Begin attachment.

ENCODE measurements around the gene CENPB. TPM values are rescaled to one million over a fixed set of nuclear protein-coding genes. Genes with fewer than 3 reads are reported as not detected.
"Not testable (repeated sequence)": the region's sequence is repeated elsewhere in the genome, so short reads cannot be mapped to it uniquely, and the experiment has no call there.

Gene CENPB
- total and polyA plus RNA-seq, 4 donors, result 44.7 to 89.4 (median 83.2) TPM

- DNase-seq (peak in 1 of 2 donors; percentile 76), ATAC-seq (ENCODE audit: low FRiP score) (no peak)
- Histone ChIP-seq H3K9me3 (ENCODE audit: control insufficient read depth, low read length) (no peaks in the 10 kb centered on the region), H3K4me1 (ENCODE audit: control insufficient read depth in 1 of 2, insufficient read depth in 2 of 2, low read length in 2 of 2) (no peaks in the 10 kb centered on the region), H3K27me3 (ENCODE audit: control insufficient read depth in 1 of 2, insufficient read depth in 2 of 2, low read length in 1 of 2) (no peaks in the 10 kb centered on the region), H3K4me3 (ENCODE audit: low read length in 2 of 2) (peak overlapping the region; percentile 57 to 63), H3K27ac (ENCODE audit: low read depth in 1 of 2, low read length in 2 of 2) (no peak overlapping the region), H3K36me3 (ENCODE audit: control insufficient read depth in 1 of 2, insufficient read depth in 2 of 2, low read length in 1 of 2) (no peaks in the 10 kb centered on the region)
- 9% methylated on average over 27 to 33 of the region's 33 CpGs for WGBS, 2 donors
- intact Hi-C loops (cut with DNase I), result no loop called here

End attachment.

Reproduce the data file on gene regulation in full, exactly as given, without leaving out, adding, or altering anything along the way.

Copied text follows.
ENCODE measurements around the gene CENPB. TPM values are rescaled to one million over a fixed set of nuclear protein-coding genes. Genes with fewer than 3 reads are reported as not detected.
"Not testable (repeated sequence)": the region's sequence is repeated elsewhere in the genome, so short reads cannot be mapped to it uniquely, and the experiment has no call there.

Gene CENPB
- total and polyA plus RNA-seq, 4 donors, result 44.7 to 89.4 (median 83.2) TPM

- DNase-seq (peak in 1 of 2 donors; percentile 76), ATAC-seq (ENCODE audit: low FRiP score) (no peak)
- Histone ChIP-seq H3K9me3 (ENCODE audit: control insufficient read depth, low read length) (no peaks in the 10 kb centered on the region), H3K4me1 (ENCODE audit: control insufficient read depth in 1 of 2, insufficient read depth in 2 of 2, low read length in 2 of 2) (no peaks in the 10 kb centered on the region), H3K27me3 (ENCODE audit: control insufficient read depth in 1 of 2, insufficient read depth in 2 of 2, low read length in 1 of 2) (no peaks in the 10 kb centered on the region), H3K4me3 (ENCODE audit: low read length in 2 of 2) (peak overlapping the region; percentile 57 to 63), H3K27ac (ENCODE audit: low read depth in 1 of 2, low read length in 2 of 2) (no peak overlapping the region), H3K36me3 (ENCODE audit: control insufficient read depth in 1 of 2, insufficient read depth in 2 of 2, low read length in 1 of 2) (no peaks in the 10 kb centered on the region)
- 9% methylated on average over 27 to 33 of the region's 33 CpGs for WGBS, 2 donors
- intact Hi-C loops (cut with DNase I), result no loop called here